King Tut Re-Creation Presents a Shocking Image
Incest left the young pharaoh with a club foot, feminine hips and a large overbite.
Tutankhamun's beautiful golden mask, the embodiment of a man secure in his power, has been flattering the pharaoh for many centuries, according to the most detailed image yet of the teenage king's face and body.
In the flesh, King Tut had a club foot, a pronounced overbite and girlish hips, says a "virtual autopsy" built using more than 2,000 computerized tomography (CT) scans of the pharaoh's body.
Built for the BBC documentary, "Tutankhamun: the Truth Uncovered," the shocking 3-D computer model could shed new light on the death of the boy pharaoh at the age of 19.
Previous theories suggested King Tut may have died as a result of a chariot accident, but the virtual reconstruction showed a different scenario.
"It was important to look at his ability to ride on a chariot and we concluded it would not be possible for him, especially with his partially clubbed foot, as he was unable to stand unaided," Albert Zink, head of the Institute for Mummies and Icemen in Italy, told the U.K. daily The Independent.
According to Ashraf Selim, an Egyptian radiologist, King Tut "also developed Kohler's disease or death of the bones, during adolescence, which would have been incredibly painful."
Indeed, about 130 walking sticks found in King Tut's treasure-packed tomb would support the theory that the boy pharaoh had to rely on canes to get around.
Zink believes the pharaoh's early death was most likely caused from his weakened state - a result of genetic impairments inherited from his parents, who were siblings.
Indeed, in 2010 an international genetic study produced a five-generation pedigree of Tutankhamun's immediate lineage. In the study, the mummy known as KV55 - most likely the "heretic" Akhenaten - and KV35YL, also known as the Younger Lady, were identified as siblings, as well as King Tut's parents.
The study confirmed the frail king was afflicted by malaria and suffered a badly broken leg, above his knee, just before he died.
"It is difficult to say whether malaria may have been a serious factor in the cause of death," Zink said.
The boy pharaoh has been puzzling scientists ever since his mummy and treasure-packed tomb were discovered on Nov. 22, 1922, in the Valley of the Kings by British archaeologist Howard Carter.
Only a few facts about his life are known. Tut.ankh.Amun, "the living image of Amun," ascended the throne in 1332 B.C., at the age of 9, and reigned until his death at 19.
As the last male in the family, his death ended the 18th dynasty - probably the greatest of the Egyptian royal families - and gave way to military rulers.
A virtual reconstruction depicts King Tut at the time of death.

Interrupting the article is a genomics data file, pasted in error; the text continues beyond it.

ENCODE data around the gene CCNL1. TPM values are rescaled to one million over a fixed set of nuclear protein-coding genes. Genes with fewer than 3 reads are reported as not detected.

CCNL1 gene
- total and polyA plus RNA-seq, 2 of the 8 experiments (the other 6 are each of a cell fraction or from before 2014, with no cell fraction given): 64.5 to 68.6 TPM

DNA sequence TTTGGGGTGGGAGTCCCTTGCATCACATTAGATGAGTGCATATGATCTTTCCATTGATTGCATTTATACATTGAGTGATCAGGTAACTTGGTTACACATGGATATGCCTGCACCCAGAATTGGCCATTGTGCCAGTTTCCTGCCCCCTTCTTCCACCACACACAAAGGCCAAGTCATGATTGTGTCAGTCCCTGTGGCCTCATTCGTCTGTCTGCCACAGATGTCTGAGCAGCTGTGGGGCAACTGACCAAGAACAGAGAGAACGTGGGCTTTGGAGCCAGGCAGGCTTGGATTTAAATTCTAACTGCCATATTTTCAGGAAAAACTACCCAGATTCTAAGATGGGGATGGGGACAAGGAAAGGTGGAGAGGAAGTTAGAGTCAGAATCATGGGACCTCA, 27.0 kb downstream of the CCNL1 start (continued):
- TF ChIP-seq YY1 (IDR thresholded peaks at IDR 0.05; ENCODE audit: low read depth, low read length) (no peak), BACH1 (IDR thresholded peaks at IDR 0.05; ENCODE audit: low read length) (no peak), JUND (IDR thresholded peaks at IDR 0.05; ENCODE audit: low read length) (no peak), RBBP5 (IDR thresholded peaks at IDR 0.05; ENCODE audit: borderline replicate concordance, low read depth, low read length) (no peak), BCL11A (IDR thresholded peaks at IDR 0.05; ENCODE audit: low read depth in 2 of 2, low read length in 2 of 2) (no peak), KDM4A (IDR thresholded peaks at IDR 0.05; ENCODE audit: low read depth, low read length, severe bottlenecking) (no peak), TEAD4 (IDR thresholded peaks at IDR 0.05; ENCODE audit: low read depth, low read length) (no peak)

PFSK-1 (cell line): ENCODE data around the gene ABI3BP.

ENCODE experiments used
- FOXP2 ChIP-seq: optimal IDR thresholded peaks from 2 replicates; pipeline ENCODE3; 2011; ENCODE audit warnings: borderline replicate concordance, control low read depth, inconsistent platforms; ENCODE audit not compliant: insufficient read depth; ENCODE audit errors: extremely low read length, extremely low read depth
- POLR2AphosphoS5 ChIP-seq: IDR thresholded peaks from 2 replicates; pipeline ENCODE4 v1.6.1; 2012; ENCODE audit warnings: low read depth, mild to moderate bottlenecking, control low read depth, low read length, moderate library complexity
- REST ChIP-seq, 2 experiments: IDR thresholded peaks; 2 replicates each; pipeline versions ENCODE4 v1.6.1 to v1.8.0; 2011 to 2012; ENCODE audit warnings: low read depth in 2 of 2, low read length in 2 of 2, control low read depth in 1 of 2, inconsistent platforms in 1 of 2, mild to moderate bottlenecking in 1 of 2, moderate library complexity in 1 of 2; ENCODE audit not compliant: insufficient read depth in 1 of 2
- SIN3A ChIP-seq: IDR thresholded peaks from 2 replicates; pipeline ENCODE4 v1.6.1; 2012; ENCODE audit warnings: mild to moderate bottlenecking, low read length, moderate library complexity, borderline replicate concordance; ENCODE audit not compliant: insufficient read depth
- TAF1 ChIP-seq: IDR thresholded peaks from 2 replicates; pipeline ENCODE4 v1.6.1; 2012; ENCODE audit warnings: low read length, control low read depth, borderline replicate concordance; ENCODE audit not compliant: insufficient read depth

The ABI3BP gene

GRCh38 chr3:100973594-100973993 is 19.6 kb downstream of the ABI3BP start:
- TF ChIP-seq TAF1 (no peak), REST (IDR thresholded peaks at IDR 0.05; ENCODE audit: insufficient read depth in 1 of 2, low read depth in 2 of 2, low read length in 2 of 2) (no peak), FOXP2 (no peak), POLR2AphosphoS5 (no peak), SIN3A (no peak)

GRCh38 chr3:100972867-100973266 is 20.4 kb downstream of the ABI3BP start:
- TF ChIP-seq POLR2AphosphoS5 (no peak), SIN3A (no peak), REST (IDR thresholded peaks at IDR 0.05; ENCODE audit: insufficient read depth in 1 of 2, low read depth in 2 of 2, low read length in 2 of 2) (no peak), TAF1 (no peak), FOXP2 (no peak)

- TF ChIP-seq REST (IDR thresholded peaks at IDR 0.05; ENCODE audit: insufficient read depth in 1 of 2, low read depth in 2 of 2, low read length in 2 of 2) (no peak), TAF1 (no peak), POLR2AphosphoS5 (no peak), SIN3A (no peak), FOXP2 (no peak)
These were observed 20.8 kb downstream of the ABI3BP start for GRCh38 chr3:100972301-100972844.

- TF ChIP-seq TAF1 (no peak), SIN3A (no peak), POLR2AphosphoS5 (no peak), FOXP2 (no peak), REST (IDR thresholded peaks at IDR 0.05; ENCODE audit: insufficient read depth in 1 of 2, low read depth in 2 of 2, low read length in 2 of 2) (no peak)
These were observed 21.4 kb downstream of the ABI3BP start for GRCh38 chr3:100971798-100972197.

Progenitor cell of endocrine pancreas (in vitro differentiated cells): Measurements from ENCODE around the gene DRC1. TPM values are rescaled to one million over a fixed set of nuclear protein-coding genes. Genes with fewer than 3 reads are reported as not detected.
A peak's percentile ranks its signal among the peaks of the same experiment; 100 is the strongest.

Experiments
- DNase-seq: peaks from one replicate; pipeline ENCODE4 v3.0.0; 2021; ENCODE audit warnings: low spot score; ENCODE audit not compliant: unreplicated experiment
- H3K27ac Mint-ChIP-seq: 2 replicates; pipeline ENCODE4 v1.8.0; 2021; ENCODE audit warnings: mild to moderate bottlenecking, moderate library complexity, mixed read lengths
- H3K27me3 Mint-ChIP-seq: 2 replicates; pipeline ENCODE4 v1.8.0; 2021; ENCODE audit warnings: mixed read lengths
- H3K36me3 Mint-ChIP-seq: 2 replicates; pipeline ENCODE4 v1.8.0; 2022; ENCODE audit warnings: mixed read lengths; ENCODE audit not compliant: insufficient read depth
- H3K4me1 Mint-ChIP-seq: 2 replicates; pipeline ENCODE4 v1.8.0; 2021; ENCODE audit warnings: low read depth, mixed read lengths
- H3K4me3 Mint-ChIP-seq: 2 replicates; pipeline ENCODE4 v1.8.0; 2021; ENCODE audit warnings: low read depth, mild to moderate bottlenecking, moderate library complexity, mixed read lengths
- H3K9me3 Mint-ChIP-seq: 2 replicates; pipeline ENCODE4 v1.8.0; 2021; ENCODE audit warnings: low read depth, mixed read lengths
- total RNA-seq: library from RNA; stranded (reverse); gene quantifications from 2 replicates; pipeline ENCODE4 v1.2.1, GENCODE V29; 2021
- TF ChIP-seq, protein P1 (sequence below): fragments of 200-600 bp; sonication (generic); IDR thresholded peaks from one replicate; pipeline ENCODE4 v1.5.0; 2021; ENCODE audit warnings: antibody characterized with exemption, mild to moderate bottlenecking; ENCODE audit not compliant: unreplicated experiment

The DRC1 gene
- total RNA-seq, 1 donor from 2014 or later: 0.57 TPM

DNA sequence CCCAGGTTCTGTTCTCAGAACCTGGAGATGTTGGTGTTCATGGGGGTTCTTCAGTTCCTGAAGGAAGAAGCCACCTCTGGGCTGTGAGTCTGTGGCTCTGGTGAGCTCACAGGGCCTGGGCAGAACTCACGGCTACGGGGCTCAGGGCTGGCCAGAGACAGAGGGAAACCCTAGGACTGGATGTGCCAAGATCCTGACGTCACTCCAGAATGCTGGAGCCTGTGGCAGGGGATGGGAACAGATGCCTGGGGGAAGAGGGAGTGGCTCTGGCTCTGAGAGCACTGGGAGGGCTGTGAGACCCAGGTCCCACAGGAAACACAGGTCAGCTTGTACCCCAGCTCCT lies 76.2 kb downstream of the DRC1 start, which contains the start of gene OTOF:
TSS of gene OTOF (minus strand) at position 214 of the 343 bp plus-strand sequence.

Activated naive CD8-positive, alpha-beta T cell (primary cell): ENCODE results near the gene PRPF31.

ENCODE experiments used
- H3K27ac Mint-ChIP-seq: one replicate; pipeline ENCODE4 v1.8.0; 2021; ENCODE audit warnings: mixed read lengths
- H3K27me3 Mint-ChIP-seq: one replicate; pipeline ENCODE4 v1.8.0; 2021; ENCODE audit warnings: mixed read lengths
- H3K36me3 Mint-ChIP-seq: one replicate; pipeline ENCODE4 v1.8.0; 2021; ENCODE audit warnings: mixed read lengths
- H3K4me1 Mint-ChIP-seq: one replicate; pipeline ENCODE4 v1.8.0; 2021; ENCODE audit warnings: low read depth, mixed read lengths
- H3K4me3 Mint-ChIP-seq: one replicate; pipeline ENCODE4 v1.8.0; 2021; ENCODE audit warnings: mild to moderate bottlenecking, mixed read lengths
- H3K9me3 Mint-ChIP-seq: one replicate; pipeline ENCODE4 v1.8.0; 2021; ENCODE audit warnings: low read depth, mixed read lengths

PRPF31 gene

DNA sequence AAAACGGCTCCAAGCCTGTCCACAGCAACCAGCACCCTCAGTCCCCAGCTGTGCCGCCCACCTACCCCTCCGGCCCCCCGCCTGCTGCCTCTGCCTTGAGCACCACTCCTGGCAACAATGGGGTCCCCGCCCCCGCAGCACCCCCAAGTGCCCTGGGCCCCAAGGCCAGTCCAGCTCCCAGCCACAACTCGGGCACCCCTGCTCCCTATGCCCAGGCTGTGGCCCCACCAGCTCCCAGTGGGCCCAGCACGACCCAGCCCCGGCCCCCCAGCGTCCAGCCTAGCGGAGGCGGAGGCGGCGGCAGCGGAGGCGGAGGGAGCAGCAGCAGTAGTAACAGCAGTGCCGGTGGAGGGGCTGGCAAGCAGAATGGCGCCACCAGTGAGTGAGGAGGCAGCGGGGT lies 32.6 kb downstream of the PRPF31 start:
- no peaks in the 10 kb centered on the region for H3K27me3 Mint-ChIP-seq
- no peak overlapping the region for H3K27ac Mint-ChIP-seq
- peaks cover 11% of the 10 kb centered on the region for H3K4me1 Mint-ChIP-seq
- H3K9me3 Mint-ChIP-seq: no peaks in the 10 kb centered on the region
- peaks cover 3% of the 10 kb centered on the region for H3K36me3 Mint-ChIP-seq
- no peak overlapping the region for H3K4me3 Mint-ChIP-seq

King Tut's Mask
"Tutankhamun: His Tomb and the Treasures" is a new exhibition now in Zurich that has meticulously reconstructed the tomb complex and its treasures. Specially trained craftspeople in Cairo built more than 1,000 exact replicas under scientific supervision. The work took over five years. Here is a replica of the famous mask of King Tut, weighing 24 lbs, which was pressed over the head of the king's bandaged mummy. The idealized portrait of the young king echoes the style of the late Amarna period. The life-like eyes are formed by bright quartz, with obsidian inlays for the pupils.
King Tut, With Wife
This scene, depicted on the backrest of King Tut's throne, shows how Tutankhamen used to lean back in a relaxed manner while his wife, Anchesenamun, stood beside him and rubbed ointment into his shoulder.
This is how the tomb of the boy king Tutankhamun appeared to archaeologist Howard Carter when he discovered it in 1922.
King Tut's Tomb in 3-D
Tutankhamun's tomb and its contents, as viewed in a 3-D model. A corridor led to an antechamber and an annex filled with objects. The antechamber opened into the coffin chamber with King Tut's sarcophagus. The coffin chamber led to another small room filled with King Tut's treasures.
Two tiny mummified female fetuses were found in the tomb with the king. But they were not the only companions placed in the tomb for King Tut's journey to the afterlife. The boy king was buried with more than 5,000 priceless objects, including this treasure chest.
The famous gold throne found in the tomb was ordered when Tutankhamen became king at the age of nine.
The dead king in the underworld was akin to the sun at night and, in the New Kingdom, this was identified with the god of death, Osiris. The heads of lions corresponded to the time the sun god spent in the body of the god of heaven in feline form. The facial details of the lion head –- the rims of the eyes, tip of the nose and tear ducts -- are given almost life-like properties through the use of glass.
Hired Help for the Afterlife
These figures were supposed to take the place of the king in performing the daily tasks that came up in the afterlife. A total of 413 of these figures, known as ushabtis, were found in Tutankhamun's tomb. Among the collection, 365 were responsible for carrying out day-to-day duties, 36 ushabtis served as overseers for groups of 10 workers each, and 12 acted as monthly supervisors